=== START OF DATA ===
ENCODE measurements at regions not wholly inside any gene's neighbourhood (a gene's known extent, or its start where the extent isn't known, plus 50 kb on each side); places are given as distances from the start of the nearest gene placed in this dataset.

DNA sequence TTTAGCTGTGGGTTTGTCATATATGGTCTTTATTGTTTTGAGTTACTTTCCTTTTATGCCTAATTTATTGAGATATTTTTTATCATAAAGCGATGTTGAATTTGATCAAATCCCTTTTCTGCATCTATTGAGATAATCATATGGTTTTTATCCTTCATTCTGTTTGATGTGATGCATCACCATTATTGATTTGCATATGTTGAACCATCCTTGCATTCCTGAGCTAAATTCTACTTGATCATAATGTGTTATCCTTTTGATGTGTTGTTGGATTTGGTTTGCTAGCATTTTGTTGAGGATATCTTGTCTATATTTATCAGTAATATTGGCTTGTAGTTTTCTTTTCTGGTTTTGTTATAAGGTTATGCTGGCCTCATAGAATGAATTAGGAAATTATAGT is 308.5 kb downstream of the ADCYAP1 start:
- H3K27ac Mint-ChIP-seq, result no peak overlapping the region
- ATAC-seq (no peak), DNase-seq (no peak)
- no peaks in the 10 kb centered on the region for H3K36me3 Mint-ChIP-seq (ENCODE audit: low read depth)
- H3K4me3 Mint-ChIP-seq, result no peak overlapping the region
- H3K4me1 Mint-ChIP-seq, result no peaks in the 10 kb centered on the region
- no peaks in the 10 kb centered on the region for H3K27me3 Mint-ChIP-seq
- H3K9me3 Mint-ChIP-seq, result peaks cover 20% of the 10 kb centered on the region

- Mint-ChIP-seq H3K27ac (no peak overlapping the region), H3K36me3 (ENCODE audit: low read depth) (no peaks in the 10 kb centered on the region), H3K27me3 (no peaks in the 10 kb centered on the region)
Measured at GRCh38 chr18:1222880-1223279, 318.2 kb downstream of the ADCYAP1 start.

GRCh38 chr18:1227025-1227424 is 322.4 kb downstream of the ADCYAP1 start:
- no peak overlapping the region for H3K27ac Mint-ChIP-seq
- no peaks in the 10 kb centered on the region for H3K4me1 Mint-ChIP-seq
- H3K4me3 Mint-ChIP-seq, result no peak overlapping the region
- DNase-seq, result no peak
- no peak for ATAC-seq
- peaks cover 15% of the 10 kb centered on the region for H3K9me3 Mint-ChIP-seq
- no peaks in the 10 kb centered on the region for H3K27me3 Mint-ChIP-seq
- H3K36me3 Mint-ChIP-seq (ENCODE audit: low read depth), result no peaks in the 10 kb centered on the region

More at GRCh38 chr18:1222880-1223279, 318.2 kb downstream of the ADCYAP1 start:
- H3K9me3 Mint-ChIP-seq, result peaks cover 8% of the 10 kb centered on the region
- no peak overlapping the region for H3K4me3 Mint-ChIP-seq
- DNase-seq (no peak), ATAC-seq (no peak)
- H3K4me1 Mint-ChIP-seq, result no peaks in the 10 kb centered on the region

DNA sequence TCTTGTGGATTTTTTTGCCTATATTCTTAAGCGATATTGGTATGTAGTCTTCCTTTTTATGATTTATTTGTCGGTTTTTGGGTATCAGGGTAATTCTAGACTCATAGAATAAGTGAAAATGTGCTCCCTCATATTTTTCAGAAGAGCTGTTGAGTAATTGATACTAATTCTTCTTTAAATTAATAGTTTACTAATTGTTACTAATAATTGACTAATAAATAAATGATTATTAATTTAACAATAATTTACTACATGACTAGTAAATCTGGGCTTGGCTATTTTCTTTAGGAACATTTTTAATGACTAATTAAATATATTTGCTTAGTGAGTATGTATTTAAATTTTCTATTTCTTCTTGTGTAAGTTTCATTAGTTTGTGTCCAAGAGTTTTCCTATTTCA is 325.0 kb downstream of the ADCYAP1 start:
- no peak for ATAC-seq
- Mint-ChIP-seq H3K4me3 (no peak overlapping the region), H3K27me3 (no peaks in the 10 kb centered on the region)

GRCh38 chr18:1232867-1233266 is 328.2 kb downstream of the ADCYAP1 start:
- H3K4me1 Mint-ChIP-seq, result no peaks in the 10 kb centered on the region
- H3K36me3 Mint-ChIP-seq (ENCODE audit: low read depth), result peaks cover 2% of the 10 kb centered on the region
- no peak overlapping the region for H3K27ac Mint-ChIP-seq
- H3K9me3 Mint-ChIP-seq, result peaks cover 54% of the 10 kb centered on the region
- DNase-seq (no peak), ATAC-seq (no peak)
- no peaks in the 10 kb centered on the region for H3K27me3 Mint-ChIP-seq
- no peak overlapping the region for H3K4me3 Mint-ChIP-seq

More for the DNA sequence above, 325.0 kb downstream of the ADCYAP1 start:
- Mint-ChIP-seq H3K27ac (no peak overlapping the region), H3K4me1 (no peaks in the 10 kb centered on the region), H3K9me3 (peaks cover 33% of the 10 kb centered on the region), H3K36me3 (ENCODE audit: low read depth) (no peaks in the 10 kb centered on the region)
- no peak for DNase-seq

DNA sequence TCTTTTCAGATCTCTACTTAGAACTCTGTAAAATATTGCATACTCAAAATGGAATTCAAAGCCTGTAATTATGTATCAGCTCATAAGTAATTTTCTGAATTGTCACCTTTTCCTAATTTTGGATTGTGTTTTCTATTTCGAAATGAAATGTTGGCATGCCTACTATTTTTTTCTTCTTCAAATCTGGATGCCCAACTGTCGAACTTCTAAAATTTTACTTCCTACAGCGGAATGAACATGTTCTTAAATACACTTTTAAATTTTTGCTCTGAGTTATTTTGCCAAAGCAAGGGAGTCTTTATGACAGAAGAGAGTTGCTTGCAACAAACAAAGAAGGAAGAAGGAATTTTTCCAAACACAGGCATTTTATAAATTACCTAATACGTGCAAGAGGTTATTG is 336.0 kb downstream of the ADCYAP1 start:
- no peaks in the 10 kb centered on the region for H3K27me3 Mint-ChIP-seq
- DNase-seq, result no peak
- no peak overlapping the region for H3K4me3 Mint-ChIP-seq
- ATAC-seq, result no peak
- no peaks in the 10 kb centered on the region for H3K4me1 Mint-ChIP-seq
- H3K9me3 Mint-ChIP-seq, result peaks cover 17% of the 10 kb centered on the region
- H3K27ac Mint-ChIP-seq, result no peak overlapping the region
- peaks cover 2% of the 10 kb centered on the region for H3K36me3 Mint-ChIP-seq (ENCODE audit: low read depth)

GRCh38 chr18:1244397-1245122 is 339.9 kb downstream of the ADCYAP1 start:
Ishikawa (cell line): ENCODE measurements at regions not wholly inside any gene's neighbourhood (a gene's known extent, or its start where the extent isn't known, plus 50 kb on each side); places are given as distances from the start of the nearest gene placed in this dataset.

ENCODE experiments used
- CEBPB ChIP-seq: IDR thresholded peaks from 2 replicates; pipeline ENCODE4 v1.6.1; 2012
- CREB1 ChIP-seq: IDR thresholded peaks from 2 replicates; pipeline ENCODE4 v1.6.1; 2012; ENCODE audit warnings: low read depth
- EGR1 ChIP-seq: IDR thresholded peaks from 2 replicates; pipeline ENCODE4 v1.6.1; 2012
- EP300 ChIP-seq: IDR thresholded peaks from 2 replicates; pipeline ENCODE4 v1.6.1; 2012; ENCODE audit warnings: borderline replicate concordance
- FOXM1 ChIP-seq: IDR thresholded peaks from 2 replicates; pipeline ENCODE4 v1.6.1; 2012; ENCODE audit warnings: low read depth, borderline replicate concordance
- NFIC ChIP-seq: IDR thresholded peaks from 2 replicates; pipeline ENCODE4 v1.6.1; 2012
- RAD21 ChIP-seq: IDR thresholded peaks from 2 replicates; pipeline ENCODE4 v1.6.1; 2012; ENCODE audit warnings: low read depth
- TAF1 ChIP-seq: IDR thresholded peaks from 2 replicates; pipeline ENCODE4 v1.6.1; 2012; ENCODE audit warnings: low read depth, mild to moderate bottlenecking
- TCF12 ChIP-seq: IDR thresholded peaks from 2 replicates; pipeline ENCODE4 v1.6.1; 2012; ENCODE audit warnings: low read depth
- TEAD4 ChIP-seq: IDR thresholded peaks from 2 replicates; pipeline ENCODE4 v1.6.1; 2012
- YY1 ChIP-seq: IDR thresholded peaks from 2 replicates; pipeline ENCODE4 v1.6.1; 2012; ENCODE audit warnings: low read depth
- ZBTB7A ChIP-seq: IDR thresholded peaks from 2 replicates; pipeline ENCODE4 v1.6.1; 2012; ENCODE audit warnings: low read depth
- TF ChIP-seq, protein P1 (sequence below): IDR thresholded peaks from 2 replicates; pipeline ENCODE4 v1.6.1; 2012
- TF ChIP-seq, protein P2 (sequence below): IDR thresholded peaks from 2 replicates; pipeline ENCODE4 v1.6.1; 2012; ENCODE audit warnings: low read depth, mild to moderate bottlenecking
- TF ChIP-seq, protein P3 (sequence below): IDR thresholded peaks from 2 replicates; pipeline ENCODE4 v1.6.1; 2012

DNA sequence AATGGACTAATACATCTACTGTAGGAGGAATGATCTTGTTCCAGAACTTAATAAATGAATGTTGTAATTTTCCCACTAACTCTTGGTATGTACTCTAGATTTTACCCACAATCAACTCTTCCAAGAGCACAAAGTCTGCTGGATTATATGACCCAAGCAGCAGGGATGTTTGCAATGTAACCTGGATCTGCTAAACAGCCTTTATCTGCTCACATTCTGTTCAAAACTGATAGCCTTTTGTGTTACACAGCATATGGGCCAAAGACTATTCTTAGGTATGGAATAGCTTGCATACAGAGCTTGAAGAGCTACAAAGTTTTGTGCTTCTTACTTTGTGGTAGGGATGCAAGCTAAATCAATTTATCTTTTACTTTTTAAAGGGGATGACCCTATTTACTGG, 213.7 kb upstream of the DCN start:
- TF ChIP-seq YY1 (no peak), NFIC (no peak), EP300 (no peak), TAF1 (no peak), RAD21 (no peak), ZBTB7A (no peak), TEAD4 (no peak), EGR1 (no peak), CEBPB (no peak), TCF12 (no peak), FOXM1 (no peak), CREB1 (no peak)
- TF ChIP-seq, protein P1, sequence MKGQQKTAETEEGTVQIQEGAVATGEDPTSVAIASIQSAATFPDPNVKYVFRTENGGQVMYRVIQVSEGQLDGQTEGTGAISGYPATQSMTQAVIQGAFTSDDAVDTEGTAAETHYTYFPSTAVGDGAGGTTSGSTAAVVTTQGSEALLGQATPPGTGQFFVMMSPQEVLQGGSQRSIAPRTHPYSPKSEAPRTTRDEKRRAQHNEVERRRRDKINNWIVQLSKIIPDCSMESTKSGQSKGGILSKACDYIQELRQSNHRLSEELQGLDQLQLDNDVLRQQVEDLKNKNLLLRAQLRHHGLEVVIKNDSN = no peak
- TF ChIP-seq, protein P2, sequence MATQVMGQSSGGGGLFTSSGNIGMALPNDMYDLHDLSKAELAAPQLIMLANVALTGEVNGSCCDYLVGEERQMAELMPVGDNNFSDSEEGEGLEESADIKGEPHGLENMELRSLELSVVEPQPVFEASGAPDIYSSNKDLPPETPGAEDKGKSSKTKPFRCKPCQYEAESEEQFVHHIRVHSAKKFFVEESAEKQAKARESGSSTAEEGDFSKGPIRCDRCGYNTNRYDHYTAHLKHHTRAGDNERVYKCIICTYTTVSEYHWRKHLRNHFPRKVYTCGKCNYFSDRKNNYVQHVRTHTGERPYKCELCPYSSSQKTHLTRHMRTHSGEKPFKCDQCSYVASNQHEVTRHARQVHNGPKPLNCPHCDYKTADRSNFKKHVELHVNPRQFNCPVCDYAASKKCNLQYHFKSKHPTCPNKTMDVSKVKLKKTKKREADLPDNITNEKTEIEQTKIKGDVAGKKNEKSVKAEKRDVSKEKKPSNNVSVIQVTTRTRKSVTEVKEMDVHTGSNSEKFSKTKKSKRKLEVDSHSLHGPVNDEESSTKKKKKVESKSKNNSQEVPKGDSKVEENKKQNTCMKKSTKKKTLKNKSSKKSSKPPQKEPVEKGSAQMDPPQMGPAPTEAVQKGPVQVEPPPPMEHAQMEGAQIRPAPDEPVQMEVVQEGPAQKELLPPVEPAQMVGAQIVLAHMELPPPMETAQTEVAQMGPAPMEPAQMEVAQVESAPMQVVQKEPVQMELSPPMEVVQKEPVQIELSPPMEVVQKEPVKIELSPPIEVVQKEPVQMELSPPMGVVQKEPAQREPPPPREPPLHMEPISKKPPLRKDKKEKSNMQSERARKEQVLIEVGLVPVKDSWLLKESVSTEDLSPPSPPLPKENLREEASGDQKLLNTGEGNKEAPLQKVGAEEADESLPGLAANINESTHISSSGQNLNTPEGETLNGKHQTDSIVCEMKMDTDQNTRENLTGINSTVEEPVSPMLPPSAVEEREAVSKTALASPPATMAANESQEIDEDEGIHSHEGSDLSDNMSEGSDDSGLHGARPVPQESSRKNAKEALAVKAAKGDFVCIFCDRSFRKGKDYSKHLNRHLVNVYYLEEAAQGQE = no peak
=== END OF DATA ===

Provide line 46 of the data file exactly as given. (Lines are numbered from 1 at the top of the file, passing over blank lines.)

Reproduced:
- H3K9me3 Mint-ChIP-seq, result peaks cover 17% of the 10 kb centered on the region